Slow boot sequence caused by Cape Manager and Device Tree Overlaying

Background Information:
I am using a standard Beaglebone Black with the latest version of Angstrom (2013.09.04) loaded.
I developed software to that uses eqep2 on the Beaglebone Black and it works well, I get the correct results from the quadrature counter.

Problem Description:
A problem is that the related Device Tree Overlay in conjunction with the Cape Manager cause my BBB boot-up time to extend beyond 60 seconds, and it
seems to be related to the cape manager trying to load cape firmware as the snippet from the boot-up sequence, shown below, suggests.
However, in essence I do not have an actual cape, I merely assign the eqep2 pins to P8.39, 40, 41 and 42 using a Device Tree Overlay and then access the eqep2 registers
using mmap in my software, and as mentioned earlier it works as expected.

[ 0.480195] pinctrl-single 44e10800.pinmux: pin-21 (gpio-leds.8) status -22
[ 0.487510] pinctrl-single 44e10800.pinmux: could not request pin 21 on device pinctrl-single
[ 60.501312] bone-capemgr bone_capemgr.9: failed to load firmware ‘bone_eqep2-00A0.dtbo’
systemd-fsck[90]: Angstrom: clean, 49347/112672 files, 304984/449820 blocks
[ 68.329939] libphy: PHY 4a101000.mdio:01 not found
[ 68.335035] net eth0: phy 4a101000.mdio:01 not found on slave 1


.-. o o

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The Angstrom Distribution beaglebone ttyO0

Is there a way to prevent the Cape Manager to actually load cape firmware?
Is there a different way to speed up the boot time?



Is there a way to prevent the Cape Manager to actually load cape firmware?

If you don't have an actual cape, you must be telling capemgr to load
the overlay for you. If you don't want capemgr to load the overlay,
don't tell it to do so.

Is there a different way to speed up the boot time?

One way is to avoid the capemgr and merge your device tree changes into
the root device tree file loaded by u-boot.

There are also many other ways to improve boot time which are unrelated
to device tree overlays. Google a bit and you'll find lots of info.

Thank you for the feedback Charles.
I am new to the Device Tree concept and would appreciate it a lot if you can please give me more guidance. Below is the contents of the device tree file I used.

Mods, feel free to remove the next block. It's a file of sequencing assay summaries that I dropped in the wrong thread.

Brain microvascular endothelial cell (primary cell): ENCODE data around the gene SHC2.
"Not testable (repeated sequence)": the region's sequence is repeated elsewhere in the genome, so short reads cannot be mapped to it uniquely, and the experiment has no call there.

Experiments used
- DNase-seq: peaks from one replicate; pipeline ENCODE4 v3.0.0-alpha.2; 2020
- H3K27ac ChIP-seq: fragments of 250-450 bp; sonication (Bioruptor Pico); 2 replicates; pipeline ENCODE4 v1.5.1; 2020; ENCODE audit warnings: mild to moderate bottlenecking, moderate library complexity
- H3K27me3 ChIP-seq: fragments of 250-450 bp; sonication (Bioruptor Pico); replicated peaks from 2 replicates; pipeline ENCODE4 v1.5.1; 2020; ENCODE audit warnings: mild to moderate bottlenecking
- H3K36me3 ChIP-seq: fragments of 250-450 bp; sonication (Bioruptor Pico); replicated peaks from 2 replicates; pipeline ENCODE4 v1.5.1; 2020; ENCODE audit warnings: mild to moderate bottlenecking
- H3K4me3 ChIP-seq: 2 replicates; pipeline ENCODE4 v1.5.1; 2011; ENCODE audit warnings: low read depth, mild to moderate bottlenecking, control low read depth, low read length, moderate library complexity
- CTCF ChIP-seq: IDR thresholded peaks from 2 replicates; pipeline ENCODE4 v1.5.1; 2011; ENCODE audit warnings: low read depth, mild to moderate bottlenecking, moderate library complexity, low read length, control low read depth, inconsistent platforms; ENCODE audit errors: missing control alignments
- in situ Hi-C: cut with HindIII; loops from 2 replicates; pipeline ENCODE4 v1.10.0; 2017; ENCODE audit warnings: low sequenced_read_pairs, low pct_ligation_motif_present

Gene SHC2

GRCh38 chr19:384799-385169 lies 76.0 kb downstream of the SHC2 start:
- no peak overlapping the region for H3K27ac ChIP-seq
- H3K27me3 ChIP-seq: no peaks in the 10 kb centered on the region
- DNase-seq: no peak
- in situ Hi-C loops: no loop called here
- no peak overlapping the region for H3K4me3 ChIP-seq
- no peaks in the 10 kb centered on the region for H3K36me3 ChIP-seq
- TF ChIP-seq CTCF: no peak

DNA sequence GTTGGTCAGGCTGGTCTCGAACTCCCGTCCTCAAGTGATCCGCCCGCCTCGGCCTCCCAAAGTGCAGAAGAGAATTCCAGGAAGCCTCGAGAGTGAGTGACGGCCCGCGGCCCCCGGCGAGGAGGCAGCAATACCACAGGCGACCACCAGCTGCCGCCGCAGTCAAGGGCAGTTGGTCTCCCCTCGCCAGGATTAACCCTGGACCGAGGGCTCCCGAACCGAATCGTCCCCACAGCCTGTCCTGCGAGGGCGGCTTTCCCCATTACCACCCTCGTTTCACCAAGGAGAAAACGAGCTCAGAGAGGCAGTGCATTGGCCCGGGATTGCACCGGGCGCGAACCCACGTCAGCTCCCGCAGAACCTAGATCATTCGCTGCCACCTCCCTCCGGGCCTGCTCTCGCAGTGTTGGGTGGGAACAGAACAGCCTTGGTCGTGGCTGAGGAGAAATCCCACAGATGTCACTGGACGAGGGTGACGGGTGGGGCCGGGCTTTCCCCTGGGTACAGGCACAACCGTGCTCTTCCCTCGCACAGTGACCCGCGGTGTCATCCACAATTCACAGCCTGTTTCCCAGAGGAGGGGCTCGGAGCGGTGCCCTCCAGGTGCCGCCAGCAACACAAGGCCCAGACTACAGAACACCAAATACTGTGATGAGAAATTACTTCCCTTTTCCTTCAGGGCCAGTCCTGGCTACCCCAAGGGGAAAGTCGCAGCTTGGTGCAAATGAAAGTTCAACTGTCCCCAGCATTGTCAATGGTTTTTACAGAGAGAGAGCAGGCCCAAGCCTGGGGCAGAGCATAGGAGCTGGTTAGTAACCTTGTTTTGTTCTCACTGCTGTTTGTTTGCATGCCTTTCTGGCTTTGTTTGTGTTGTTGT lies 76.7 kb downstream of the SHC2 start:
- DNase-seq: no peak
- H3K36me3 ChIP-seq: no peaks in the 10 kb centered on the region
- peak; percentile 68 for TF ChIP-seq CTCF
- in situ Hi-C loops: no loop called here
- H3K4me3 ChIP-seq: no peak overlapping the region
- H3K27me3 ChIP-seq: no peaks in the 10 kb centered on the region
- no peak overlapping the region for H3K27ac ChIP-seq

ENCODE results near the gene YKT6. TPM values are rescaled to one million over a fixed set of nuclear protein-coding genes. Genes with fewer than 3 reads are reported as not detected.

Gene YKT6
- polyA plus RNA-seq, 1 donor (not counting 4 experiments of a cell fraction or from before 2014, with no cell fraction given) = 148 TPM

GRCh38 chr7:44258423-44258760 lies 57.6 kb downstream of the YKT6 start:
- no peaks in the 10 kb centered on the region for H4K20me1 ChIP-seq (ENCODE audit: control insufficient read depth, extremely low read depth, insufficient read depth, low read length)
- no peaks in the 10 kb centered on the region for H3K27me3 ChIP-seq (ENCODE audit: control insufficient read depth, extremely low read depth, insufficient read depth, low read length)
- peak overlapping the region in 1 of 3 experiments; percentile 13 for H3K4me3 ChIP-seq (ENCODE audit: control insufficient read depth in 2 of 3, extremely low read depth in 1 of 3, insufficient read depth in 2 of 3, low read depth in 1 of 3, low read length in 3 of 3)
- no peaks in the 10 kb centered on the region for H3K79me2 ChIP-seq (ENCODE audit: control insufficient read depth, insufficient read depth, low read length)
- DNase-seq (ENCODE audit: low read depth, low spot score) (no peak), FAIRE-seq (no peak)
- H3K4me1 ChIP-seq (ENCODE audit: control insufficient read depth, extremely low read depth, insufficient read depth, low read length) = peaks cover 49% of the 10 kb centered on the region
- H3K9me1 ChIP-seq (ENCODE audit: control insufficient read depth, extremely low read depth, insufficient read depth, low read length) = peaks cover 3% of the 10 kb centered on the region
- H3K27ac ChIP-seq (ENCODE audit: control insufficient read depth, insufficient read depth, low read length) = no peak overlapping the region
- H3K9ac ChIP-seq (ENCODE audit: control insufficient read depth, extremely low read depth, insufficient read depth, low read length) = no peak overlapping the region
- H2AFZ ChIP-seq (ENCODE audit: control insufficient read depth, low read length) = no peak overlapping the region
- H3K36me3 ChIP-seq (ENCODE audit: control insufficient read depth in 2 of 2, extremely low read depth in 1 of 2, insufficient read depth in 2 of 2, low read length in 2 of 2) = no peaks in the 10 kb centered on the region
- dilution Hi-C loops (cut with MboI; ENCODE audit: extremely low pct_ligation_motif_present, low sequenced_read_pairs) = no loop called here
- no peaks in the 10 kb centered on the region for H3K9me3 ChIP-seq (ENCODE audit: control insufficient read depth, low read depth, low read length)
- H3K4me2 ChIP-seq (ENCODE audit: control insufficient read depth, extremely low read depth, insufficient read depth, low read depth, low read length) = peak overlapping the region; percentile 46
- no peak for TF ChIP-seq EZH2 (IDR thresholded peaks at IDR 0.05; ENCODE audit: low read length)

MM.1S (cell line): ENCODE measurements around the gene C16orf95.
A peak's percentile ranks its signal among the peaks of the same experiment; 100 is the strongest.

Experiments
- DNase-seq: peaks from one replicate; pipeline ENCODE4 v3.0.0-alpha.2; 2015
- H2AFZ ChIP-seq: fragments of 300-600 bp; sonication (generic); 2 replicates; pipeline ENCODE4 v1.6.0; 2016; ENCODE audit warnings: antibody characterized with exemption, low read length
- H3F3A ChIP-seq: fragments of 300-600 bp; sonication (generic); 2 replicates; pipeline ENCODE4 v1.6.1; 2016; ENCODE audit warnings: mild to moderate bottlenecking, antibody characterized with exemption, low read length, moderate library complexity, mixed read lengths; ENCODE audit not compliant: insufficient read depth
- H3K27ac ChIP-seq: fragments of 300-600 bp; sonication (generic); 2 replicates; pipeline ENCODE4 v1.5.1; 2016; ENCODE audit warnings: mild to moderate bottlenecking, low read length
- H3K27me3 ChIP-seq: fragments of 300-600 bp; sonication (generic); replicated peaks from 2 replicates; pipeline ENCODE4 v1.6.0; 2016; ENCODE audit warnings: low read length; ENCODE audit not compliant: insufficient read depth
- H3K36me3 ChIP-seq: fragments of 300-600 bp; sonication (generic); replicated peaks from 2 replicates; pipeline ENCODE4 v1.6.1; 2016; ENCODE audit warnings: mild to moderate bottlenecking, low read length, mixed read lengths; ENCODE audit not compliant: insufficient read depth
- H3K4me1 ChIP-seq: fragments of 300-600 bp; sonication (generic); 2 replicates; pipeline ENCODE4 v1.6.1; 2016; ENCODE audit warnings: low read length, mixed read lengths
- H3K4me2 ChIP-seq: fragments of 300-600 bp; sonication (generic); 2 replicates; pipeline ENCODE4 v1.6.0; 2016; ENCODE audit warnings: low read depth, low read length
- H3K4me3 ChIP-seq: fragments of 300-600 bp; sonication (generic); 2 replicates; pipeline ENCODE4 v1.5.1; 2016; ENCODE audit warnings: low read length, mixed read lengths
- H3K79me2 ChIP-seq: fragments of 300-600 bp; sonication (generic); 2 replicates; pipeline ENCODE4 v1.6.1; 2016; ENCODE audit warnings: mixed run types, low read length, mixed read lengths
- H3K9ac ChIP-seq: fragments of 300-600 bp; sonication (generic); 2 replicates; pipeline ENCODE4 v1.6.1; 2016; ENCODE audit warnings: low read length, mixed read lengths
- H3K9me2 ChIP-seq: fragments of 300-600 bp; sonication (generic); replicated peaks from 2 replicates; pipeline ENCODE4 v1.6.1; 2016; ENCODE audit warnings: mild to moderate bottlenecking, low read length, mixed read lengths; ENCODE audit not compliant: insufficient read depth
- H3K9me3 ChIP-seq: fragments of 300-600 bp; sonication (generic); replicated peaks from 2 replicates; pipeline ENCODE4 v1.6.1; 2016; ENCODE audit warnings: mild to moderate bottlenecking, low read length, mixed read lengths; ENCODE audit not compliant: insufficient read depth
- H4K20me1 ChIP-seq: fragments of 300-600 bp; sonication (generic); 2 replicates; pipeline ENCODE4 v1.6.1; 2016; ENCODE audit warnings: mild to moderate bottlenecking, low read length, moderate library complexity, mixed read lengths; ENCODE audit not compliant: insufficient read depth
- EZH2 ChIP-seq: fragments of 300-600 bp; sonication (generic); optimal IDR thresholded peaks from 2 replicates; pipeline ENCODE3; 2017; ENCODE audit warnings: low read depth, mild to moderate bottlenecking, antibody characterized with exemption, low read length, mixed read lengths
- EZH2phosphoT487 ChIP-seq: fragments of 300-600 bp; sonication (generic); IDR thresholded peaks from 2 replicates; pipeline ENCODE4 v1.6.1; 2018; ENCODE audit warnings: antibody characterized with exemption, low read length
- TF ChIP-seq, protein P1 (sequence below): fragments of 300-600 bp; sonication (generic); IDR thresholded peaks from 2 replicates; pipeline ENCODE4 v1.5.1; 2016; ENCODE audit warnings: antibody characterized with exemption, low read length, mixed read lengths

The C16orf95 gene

Basically the idea was to define the pins for the pin-mux and then enable the pin-mux settings by using the overlay scheme.
Without using the overlay scheme, how would I enable the pin-mux settings,in this device tree file for example?


/ {
compatible = “ti,beaglebone”, “ti,beaglebone-black”;

/* identification */
part-number = “bone_eqep2”;
version = “00A0”;

fragment@0 {
target = <&am33xx_pinmux>;
overlay {
pinctrl_eqep2: pinctrl_eqep2_pins {
pinctrl-single,pins = <
0x0B8 0x23 /* P8_39 = GPIO2_12 = EQEP2_index, MODE3 /
0x0BC 0x23 /
P8_40 = GPIO2_13 = EQEP2_strobe, MODE3 /
0x0B0 0x33 /
P8_41 = GPIO2_10 = EQEP2A_in, MODE3 /
0x0B4 0x33 /
P8_42 = GPIO2_11 = EQEP2B_in, MODE3 */


fragment@1 {
target = <&epwmss2>;
overlay {
status = “okay”;

fragment@2 {
target = <&ocp>;
overlay {
test_helper: helper {
compatible = “bone-pinmux-helper”;
pinctrl-names = “default”;
pinctrl-0 = <&pinctrl_eqep2>;
status = “okay”;

Best Regards

Sorry for the delay, I'm traveling. Review RCN's "simple cape manager"
for the newer kernels, he's doing exactly what you want (mixing some
device tree stanzas that would typically be overlays directly into the
boot time device tree). That and a review of the device tree source in
the kernel tree (which makes extensive use of include) and a review of
the flattened device tree (convert the *.dtb to the *.dts source with
dtc for review) should get you started.